THEOSOPHY, Vol. 49, No. 7, May, 1961
(Pages 306-308; Size: 10K)
[Article number (8) in this Department]
THE report in February Lookout concerning the two successive "reincarnations" of Swarnlata Misha again poses the question as to the means by which such memories -- whatever they signify -- may come about. The speculation attached to an earlier Lookout comment to the effect that the psycho-astral complex might be picked up and used by another soul coming to birth is interesting, but why should this happen only in such isolated instances? And if this happens, how?
Perhaps a few prefatory words are necessary to explain why the Theosophical student does not base any part of his "case for reincarnation" upon such evidence, spectacular though it may be. There is a sense in which every student of reincarnation comes to desire knowledge concerning previous lives -- but if the concern reaches beyond the personal prompting of curiosity, knowledge of previous lives would entail a genuine comprehension of the meaning of that life. If it is possible for a person to have stray glimpses of events pertaining to some of his existences in introduction to a hypnotic or trance state or in ordinary dreams, one can be reasonably sure that such glimpses are not accompanied by a true understanding of the significance of the events which are recalled. It is for this reason that William Q. Judge suggested that the remembering of past lives, so far as the average person is concerned, would be confusing and disturbing rather than helpful. When it is said that Buddha finally reached a point in evolution where his former existences were known to him, we are certainly meant to understand that this "knowing" was part of a synthesis attained in his own consciousness, and would have little to do with the incidental details recounted in most popular stories concerning memories of past lives.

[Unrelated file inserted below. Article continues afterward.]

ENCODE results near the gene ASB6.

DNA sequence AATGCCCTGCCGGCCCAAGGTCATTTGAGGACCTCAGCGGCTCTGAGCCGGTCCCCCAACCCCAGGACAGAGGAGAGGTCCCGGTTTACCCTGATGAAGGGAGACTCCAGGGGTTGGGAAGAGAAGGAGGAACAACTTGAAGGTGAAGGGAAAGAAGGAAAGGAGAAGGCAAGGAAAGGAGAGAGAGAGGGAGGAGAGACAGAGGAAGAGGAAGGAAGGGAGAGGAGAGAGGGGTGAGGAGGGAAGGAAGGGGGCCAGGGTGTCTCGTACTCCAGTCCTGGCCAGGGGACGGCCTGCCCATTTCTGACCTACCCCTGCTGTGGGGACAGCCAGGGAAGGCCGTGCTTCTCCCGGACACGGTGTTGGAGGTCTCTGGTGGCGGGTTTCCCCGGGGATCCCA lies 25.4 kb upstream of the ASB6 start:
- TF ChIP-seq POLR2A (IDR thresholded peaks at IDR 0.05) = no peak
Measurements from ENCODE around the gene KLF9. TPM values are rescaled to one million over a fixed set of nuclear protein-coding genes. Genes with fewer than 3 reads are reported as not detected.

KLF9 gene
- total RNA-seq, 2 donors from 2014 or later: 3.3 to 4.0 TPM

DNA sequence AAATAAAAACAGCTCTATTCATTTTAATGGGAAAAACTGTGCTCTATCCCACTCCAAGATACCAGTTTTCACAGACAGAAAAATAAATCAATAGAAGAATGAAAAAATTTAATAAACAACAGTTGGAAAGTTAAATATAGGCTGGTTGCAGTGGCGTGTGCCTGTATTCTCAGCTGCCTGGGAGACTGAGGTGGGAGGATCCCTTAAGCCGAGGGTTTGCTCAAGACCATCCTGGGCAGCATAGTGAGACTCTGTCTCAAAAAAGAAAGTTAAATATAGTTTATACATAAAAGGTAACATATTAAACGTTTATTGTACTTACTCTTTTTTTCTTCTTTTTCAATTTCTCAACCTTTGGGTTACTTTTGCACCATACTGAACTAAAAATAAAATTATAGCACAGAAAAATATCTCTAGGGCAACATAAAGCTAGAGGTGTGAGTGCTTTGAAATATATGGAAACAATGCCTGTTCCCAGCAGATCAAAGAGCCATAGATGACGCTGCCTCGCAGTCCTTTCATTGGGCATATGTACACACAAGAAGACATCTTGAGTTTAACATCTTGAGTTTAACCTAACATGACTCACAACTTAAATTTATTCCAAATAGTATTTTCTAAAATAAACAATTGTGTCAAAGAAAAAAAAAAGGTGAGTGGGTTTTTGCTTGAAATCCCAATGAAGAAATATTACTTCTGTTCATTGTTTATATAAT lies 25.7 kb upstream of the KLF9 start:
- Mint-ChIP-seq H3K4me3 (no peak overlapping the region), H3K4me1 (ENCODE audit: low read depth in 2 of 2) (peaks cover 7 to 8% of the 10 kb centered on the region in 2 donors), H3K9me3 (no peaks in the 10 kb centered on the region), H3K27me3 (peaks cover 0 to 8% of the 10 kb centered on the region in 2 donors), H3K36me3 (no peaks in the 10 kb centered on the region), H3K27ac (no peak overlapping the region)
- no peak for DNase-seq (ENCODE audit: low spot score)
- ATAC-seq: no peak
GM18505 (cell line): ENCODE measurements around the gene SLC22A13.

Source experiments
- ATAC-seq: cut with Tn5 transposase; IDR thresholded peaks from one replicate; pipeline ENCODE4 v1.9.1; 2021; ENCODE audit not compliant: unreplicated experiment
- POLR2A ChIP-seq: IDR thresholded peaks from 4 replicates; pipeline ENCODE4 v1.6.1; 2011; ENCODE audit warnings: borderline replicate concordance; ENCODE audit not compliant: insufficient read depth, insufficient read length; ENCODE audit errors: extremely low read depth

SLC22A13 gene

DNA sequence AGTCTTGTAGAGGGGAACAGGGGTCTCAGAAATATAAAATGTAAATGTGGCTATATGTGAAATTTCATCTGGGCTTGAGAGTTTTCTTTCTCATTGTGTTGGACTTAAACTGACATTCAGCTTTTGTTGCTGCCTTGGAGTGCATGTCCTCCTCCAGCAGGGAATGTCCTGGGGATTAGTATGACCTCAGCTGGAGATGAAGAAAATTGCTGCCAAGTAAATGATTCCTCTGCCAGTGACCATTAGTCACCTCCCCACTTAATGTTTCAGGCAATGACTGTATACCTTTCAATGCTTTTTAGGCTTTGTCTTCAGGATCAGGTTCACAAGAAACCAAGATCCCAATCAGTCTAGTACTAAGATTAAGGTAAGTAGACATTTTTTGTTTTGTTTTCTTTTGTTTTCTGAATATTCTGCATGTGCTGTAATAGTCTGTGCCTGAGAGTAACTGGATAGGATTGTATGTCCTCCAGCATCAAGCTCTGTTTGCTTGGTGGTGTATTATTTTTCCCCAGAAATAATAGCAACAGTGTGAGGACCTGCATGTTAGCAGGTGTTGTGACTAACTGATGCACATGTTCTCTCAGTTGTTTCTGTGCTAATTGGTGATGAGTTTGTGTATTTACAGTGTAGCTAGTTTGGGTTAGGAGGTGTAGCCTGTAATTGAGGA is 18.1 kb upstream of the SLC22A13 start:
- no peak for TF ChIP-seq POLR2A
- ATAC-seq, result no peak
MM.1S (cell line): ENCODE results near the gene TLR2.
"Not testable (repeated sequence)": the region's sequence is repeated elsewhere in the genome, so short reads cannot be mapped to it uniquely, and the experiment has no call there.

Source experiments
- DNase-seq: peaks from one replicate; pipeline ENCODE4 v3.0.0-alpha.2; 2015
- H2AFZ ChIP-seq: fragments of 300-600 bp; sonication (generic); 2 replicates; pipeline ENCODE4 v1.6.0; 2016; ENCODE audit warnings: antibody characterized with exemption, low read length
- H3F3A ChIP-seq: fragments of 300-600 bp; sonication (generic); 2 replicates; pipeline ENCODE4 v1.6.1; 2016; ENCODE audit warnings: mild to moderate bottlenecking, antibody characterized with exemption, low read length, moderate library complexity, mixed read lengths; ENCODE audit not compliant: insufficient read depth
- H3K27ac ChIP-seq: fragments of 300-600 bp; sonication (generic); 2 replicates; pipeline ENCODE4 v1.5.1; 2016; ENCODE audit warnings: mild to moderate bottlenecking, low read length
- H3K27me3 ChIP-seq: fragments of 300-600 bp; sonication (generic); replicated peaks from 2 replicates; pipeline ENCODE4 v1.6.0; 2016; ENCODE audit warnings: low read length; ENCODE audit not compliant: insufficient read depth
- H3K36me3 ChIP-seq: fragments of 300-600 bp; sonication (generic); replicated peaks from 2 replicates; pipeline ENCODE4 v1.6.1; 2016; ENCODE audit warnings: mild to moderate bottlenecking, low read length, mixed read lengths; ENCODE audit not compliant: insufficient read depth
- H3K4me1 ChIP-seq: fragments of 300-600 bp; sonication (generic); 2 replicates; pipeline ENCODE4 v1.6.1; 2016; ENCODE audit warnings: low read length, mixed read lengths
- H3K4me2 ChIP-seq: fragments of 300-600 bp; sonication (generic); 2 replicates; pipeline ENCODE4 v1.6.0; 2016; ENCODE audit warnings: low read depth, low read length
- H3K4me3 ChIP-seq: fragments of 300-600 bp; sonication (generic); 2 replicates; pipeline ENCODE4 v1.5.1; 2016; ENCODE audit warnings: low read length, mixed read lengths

Readers of Lookout may recall an interesting item (THEOSOPHY 48:142) concerning the discovery on the floor of the Egean Sea of a mechanical model of the solar system, evidently constructed by the early Greeks. By means of a clock mechanism the planets were made to move in appropriate orbits, and the discovery of this intricate and basically accurate mechanism made it incontrovertibly plain that the discoveries of Copernicus, Kepler, and Galileo were simply rediscoveries Now, when scientists cleaned and oiled this ingenious planetary clock, the parts could still be moved, and the motions of the planets were thoroughly understandable to the fascinated observers. But if the mechanism had been dredged up from the bottom of the sea during the Middle Ages, when even men of "scientific" bent were interpreting the solar system from a geocentric standpoint, rather than a heliocentric one, the motions of the marvellous clock would have been incomprehensible. An understanding of what the clock signified depended, in other words, upon a synthesizing knowledge which medieval man did not possess.